Erin Hayes on wed 14 apr 99
In his recent post, Ralph said, "We do not conform to the academia's
rules and this is taboo, so we refrain from those exhibitions where they are
Maybe I'm wrong, but isn't this what we all do in some way? I mean if I
have a sculptural work and I know the juror is a production potter, or seems
in past jurying experiences to have preferred functional ware, I would steer
clear of that show because it is perhaps a bad risk of entry fees.
I know that some of the work I did in grad school would not have been
welcome at local or regional craft exhibitions, and I never really expected
it to be.
Ralph's word choice in using "taboo" bothers me a little, only because it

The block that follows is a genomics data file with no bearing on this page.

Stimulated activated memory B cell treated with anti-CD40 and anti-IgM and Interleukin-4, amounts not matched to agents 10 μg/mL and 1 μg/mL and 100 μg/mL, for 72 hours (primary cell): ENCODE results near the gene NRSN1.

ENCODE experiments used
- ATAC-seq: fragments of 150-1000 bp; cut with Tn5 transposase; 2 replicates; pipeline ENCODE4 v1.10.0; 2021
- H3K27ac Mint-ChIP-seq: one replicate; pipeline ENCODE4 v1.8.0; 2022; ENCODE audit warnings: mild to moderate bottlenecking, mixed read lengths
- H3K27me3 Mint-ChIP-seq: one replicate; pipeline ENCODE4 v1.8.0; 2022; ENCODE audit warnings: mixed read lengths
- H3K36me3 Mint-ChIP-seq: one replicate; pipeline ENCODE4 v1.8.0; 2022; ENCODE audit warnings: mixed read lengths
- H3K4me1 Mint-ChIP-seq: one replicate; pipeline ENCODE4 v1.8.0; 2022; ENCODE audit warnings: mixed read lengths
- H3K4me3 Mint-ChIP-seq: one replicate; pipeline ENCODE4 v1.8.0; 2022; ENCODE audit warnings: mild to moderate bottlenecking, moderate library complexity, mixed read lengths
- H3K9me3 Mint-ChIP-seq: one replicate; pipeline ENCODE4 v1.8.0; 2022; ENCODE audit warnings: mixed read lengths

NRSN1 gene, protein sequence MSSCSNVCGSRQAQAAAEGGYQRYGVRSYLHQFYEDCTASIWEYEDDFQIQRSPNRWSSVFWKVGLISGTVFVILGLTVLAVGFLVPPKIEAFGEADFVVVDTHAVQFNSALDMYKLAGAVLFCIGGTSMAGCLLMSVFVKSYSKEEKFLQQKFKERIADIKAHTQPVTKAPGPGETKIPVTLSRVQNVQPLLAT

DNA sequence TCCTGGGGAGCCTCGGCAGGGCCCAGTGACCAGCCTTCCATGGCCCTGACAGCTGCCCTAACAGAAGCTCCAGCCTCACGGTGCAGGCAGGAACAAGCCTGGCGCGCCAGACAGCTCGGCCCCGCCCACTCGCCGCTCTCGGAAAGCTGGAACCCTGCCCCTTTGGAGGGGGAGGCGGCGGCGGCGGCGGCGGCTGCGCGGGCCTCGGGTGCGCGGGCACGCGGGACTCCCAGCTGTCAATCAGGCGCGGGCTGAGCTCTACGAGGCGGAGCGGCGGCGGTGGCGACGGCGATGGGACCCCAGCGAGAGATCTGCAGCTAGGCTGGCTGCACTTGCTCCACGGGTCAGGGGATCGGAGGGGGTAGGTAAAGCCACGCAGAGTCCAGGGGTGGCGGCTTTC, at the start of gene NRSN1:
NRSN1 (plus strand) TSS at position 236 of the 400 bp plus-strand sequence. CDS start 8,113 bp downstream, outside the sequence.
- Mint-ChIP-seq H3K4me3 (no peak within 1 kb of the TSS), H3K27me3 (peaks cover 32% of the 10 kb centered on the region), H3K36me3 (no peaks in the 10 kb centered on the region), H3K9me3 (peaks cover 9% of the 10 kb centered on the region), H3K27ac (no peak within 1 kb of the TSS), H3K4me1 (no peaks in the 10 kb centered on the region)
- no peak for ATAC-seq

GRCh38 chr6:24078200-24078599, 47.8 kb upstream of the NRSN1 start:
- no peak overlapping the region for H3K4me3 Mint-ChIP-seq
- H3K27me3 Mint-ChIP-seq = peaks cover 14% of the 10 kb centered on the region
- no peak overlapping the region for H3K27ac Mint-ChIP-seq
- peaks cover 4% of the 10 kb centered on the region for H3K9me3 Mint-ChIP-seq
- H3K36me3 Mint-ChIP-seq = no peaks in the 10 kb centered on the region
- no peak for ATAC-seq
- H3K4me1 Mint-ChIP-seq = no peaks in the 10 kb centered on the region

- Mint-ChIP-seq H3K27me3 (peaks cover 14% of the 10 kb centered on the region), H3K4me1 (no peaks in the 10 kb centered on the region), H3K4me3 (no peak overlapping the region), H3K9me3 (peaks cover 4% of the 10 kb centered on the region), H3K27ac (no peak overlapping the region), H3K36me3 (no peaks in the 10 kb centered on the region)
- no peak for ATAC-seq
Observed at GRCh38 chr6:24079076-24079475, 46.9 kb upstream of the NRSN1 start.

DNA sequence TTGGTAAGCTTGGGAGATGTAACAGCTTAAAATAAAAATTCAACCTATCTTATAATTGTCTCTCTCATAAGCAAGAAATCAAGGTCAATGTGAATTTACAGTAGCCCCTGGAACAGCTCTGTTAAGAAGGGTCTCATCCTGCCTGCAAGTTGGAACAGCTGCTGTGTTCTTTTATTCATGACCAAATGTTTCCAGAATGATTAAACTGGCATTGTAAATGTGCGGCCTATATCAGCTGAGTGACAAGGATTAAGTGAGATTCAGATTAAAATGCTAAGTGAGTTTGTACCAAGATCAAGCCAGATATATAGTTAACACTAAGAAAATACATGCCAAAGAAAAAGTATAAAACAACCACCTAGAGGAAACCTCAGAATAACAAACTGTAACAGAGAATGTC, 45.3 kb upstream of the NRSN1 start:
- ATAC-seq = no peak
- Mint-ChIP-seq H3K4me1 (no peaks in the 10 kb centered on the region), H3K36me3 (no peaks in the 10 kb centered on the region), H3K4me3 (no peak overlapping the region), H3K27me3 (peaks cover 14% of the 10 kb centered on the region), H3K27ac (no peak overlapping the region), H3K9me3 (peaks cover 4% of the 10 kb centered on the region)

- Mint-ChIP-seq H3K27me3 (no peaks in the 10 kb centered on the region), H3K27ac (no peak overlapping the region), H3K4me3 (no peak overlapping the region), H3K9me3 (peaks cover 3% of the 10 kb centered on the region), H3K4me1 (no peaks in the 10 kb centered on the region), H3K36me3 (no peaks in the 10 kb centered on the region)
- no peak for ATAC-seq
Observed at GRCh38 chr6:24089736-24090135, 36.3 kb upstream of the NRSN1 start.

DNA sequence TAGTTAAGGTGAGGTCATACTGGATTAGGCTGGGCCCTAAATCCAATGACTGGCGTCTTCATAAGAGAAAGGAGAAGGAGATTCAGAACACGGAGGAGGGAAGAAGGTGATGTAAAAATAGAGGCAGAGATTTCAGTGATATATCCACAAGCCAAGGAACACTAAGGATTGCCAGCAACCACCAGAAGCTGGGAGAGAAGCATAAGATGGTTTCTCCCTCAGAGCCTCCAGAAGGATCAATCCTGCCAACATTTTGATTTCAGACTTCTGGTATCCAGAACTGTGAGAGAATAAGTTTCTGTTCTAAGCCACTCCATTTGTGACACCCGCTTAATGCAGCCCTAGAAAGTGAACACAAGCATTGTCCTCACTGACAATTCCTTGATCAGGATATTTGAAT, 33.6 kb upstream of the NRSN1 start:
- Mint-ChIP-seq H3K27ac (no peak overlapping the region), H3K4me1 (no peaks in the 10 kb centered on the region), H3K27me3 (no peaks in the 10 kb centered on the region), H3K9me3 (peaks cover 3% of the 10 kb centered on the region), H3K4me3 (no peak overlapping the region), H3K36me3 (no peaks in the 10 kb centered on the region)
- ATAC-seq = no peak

seems to buy into the stereotype that the art world is some kind of
quasi-religious priesthood. Of course in some ways this is true, and that's
why the stereotype persists. But that sort of elitism exists everywhere -
it's human nature. To reinforce the stereotype only makes it more pervasive.
To ascribe it only to art is to single out artists for more of the same
mistrust and suspicion that many of us have experienced to varying degrees.
My only real point here is that bias in exhibitions is to be expected
because human beings choose the work to go in. I repeat my statement from
an earlier post that much of the so-called "academic" ambience of some
exhibitions can be extremely off-putting. But to expect that all work would
be welcome or appropriate for all exhibitions is unrealistic.
Just my opinion, as always.